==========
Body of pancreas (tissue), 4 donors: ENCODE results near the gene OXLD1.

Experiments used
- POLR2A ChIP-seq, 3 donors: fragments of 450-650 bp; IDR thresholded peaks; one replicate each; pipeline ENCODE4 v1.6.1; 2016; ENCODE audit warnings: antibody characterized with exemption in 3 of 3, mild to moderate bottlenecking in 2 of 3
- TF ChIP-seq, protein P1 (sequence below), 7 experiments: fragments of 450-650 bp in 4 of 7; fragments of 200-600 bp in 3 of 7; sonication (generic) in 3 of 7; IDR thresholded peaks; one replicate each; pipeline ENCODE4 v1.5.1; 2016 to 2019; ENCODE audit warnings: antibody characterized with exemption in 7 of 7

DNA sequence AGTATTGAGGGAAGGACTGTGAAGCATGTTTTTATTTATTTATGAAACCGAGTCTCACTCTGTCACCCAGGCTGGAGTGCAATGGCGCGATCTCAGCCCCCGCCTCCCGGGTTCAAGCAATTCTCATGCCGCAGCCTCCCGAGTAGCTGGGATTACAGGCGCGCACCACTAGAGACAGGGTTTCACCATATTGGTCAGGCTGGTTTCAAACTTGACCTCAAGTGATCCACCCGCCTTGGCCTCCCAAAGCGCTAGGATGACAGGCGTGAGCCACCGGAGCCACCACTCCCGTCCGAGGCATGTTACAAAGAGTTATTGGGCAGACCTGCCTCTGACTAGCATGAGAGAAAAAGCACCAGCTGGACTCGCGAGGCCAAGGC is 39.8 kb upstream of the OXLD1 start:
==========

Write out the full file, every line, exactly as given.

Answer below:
Body of pancreas (tissue), 4 donors: ENCODE results near the gene OXLD1.

Experiments used
- POLR2A ChIP-seq, 3 donors: fragments of 450-650 bp; IDR thresholded peaks; one replicate each; pipeline ENCODE4 v1.6.1; 2016; ENCODE audit warnings: antibody characterized with exemption in 3 of 3, mild to moderate bottlenecking in 2 of 3
- TF ChIP-seq, protein P1 (sequence below), 7 experiments: fragments of 450-650 bp in 4 of 7; fragments of 200-600 bp in 3 of 7; sonication (generic) in 3 of 7; IDR thresholded peaks; one replicate each; pipeline ENCODE4 v1.5.1; 2016 to 2019; ENCODE audit warnings: antibody characterized with exemption in 7 of 7

DNA sequence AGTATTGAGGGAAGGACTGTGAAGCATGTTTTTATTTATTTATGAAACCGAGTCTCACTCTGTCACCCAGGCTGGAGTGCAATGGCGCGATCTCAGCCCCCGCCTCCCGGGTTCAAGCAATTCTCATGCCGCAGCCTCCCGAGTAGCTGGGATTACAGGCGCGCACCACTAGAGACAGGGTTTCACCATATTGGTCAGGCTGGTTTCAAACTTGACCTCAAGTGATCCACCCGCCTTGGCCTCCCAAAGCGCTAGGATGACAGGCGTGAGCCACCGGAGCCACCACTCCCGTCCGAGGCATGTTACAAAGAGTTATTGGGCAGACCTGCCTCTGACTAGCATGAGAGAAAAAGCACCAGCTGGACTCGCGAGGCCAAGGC is 39.8 kb upstream of the OXLD1 start: